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Cosmic Software: Turn Your Phone Into A Cosmic Ray Detector

Photo Credit: NASA


Project: CRAYFIS

Flip through any popular science magazine, and you’re sure to find a piece or two about the latest theories and findings in astrophysics and cosmology. That’s because the mysteries of the universe — and by extension our place in it — never fail to fascinate.

In general, though, the ability to directly participate in research in these fields has been limited… until now. An intriguing new project called CRAYFIS wants you to turn your phone into a cosmic ray detector.

When cosmic rays come to Earth, they hit the atmosphere and produce a shower of particles several kilometers wide. Very-high energy rays produce very large showers, but they are rare, and these can only be detected by equipment with a huge surface area. Previous attempts to study these particles have been done with large, expensive, and dedicated facilities, like the Pierre Auger Observatory.

Your phone likely has a camera with sensors that can detect cosmic ray showers; all you need to do to become an astrophysicist is download an app to make use of the existing equipment on your phone. Once installed, you can forget about it. If particles are detected, the software will make note of the location of the phone and upload the data.

In addition to becoming part of a very large detector array, which is kind of cool all by itself, if your device collects data used in a scientific paper, you’ll be given author credit. To join the project, simply fill in the beta tester form on the front page of the site. If you’d like to read the paper about the project in the meantime, check it out here.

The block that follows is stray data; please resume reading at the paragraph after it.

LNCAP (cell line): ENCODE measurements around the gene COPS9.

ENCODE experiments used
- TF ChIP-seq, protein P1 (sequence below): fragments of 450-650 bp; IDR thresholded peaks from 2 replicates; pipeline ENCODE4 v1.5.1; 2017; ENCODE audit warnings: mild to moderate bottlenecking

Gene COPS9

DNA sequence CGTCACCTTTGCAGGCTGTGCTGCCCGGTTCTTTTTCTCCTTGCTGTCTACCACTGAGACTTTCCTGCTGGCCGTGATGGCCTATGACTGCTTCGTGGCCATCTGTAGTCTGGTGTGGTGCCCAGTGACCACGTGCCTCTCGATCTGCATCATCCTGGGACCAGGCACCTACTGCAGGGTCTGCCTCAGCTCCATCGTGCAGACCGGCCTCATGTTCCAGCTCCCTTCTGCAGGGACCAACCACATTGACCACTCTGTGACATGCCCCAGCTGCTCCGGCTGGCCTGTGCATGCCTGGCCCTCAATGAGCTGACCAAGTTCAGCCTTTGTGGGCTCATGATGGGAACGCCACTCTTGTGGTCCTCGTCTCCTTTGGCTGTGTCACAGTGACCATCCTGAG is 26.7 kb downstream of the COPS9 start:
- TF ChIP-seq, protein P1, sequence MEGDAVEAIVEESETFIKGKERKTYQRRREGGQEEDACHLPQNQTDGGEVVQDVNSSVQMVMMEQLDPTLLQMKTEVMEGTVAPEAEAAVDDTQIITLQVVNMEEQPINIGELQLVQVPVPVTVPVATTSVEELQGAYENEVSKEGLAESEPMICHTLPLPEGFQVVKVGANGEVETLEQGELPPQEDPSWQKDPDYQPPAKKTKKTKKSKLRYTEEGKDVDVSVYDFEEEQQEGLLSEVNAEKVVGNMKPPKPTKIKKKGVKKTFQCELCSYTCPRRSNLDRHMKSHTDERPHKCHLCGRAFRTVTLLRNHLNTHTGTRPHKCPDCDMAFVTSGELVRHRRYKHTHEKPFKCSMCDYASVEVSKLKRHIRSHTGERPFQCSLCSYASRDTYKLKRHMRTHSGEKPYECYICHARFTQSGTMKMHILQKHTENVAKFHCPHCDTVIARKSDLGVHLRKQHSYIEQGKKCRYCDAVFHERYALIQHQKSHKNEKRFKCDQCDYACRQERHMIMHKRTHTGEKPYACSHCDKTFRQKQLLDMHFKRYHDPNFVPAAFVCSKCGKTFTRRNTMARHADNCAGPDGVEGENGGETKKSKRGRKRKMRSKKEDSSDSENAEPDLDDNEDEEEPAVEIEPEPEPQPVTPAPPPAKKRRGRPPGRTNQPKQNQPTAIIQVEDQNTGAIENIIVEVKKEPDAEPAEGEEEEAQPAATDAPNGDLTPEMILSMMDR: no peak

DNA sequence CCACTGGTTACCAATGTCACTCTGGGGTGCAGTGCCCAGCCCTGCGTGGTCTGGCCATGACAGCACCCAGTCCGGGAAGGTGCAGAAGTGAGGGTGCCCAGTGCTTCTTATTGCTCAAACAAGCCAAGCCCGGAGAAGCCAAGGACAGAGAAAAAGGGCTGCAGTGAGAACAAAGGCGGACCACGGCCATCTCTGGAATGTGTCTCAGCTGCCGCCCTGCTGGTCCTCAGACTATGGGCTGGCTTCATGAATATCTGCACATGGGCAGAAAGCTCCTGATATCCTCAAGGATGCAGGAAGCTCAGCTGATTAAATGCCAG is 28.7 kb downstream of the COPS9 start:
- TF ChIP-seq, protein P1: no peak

Thinking About Thinking


Photo Credit: Serge Melki via Wikimedia Commons
Photo Credit: Serge Melki via Wikimedia Commons


Project: Online Wisdom Lab (OWL)

If you have ever formally studied psychology, one thing probably stood out: the subjects of the studies you read about were nearly always college students. A forthcoming set of apps hopes to change that.

The Online Wisdom Lab at the University of Birmingham is developing a series of surveys and games to learn about changes in thinking skills, decision making, and health behaviour during adulthood.

“We currently have no idea how our thinking changes as we progress through adulthood, the time when we make many of the most important decisions of our lives,” says Lily FitzGibbon, one of the researchers involved in the project. “To tackle this obvious gap in our knowledge, we’ve designed an app full of tests and questionnaires to see how and when changes happen as we get older and wiser.”

The project is being funded by the Economic and Social Research Council in the UK, and the apps are due to be launched in May of this year. If you live in Birmingham, you can check out a number of events taking place ahead of the launch to generate interest. Otherwise, you can check out the Facebook page and Twitter feed for the project to get a notice when the project launches.

Hunt For Asteroids… At Your Desk

Asteroids, we have a few. (Image credit: NASA)
Asteroids, we have a few. (Image credit: NASA)

Project: Asteroid Data Hunter App

A citizen science challenge has spawned a citizen science app.

In 2014, NASA announced an Asteroid Grand Challenge. In a series of contests, participants were asked to develop improved algorithms to find asteroids in telescope images. The challenge offered more than $50,000 in prizes, and concluded in December.

The winning solutions from each contest have now been combined to produce a desktop application to hunt asteroids. The app is available for Windows (7.1+) and Mac (10.2.X+) users, with a Linux Ubuntu version coming soon. You can grab the app at this link.

Astronomers search for asteroids by comparing images taken of the same piece of sky over time, to see what has moved. This used to be done by hand, but with the proliferation of quality imagery from a number of ground-based telescopes, there is now a glut of data to mine. Computers can process data imagery very quickly… with the right algorithm.

Asteroids are a major focus for NASA right now. Asteroids have struck Earth in the past, often with devastating consequences. One of the best known recent impacts was the Tunguska event, where an impact or explosion knocked down millions of trees over a huge section of Siberia in 1908.

On the positive side, we may soon be able to capture asteroids to mine them for their resources, both for use here on Earth, and to help establish colonies on other planets or moons. Asteroids are known to contain water (in the form of ice), and elements like iridium, palladium, and platinum.